Model Reconstruction of Crystal Structures Using Cryo-EM and NMR

Cryo-Electron Microscopy (cryo-EM), Nuclear Magnetic Resonance (NMR) spectroscopy and X-ray crystallography are routinely used to determine structures of macromolecules. Due to the fact that crystallization is not required in structural analysis and only a small amount of sample is needed, cryo-EM has quickly gained popularity in structural biology. With the advance of microscope design, imaging hardware and image processing, cryo-EM has become one of the most powerful tools to solve the structure of biomolecules. However, it is a major bottleneck that obtaining structures at very high resolution can be something challenging as to support the development of new drugs. Therefore, combination of cryo-EM with X-ray crystallization or NMR has become the complementary approaches to structural biology and drug discovery.

Structure of yeast fatty-acid synthase (FAS). (a) The EM map model. The blue skeleton outlines the EM image. (b) Comparison of the MR solutions from the EM map model (blue skeleton) and from the atomic model (yellow). The arrow points to the positional errors in the solution with the EM model. Figure 1. Structure of yeast fatty-acid synthase (FAS).

In this approach, a low-resolution structure is determined by three-dimensional (3D) Cryo-EM, which is used as the initial searching model for x-ray crystallization or NMR (Figure 1). After phasing the high-resolution X-ray data with low-resolution EM reconstruction by molecular replacement, theoretical phases can be calculated. This approach has been proved successful in determining the structures of some large complexes such as viruses, ribosomes, and others (Figure 2 and Figure 3).

Cryo-EM 3D reconstruction helps with phasing in X-ray crystallography. A: is the single particle cryo-EM 3D reconstruction of the TLR13-ssRNA at 4.8 Å resolution. Part (B) is the electron density map (blue mesh) of the TLR13-ssRNA after phase extension from the initial cryo-EM map to X-ray crystallographic data at 2.3 Angstrom resolution. The main chain of the atomic model of TLR13 protein in the density is shown in green sticks. A few glycosylated sites with the sugar molecules are shown in stick model. Both (A) and (B) are shown in stereo pairs.Figure 2. Cryo-EM 3D reconstruction helps phasing in X-ray crystallography.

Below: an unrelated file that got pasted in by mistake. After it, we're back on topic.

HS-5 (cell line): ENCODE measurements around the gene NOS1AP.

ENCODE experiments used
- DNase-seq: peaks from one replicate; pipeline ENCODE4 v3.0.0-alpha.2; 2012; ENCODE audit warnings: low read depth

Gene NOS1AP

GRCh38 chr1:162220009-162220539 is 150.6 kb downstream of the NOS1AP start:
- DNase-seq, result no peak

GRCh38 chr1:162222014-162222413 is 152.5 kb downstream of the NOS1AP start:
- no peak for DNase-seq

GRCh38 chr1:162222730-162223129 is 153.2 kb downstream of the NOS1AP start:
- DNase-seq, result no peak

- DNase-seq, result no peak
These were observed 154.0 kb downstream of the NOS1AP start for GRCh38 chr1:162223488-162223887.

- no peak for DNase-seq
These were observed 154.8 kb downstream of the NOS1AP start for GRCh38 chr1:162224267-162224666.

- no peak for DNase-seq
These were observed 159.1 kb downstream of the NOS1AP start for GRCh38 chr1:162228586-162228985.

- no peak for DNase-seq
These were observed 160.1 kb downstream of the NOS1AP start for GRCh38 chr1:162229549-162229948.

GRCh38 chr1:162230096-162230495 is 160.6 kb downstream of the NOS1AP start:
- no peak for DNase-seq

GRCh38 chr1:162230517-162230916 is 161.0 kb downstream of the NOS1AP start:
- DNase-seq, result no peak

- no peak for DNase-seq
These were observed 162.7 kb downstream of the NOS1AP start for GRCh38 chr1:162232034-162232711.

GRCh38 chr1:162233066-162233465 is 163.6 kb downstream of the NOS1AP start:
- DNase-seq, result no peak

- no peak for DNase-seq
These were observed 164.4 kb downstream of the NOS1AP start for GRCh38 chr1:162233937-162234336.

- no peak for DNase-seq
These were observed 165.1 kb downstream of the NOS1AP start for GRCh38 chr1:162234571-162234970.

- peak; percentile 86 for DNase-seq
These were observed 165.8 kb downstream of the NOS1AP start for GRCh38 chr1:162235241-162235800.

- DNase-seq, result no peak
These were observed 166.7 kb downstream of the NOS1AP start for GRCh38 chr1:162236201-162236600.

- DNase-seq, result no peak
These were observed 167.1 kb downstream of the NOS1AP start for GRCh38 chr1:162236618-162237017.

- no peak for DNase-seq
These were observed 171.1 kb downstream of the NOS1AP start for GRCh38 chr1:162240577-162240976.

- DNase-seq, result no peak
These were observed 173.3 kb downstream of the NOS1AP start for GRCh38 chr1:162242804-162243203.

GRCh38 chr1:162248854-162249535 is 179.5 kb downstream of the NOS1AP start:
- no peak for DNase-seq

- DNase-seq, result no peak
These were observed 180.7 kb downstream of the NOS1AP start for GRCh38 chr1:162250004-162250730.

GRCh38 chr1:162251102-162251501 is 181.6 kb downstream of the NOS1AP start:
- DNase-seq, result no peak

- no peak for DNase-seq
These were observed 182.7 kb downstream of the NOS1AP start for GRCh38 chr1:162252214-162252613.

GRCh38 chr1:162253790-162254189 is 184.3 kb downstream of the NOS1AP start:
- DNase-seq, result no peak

Atomic model of HIV-1 RNA duplex was obtained by integrating NMR, cryo-EM, and Molecular Dynamics. Figure 3. Atomic model of HIV-1 RNA duplex was obtained by integrating NMR, cryo-EM, and Molecular Dynamics

Creative Biostructure offers the cutting-edge instruments at our analytical center, a combination of high-resolution electron microscopy, and X-ray Crystallography and NMR Platform brings exceptional confidence to even the most challenging project. More importantly, an experienced team of professionals works closely with the client in experimental design, data analysis and 3D model reconstruction, delivering quality service for each and every project. For more information, please contact us.

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  1. Hong-Wei Wang, Jia-Wei Wang. How cryo-electron microscopy and X-ray crystallography complement each other. Protein Sci. 2017; 26: 32-39.
  2. Yong Xiong, From electron microscopy to X-ray crystallography: molecular-replacement case studies. Acta Crystallogr D Biol Crystallogr. 2008; 64: 76-82.
  3. KaimingZhang, Sarah C.Keane et al. Structure of the 30 kDa HIV-1 RNA Dimerization Signal by a Hybrid Cryo-EM, NMR, and Molecular Dynamics Approach. Structure. 2018; 26: 490-498.
For research use only. Not intended for diagnostic, therapeutic or any clinical use.

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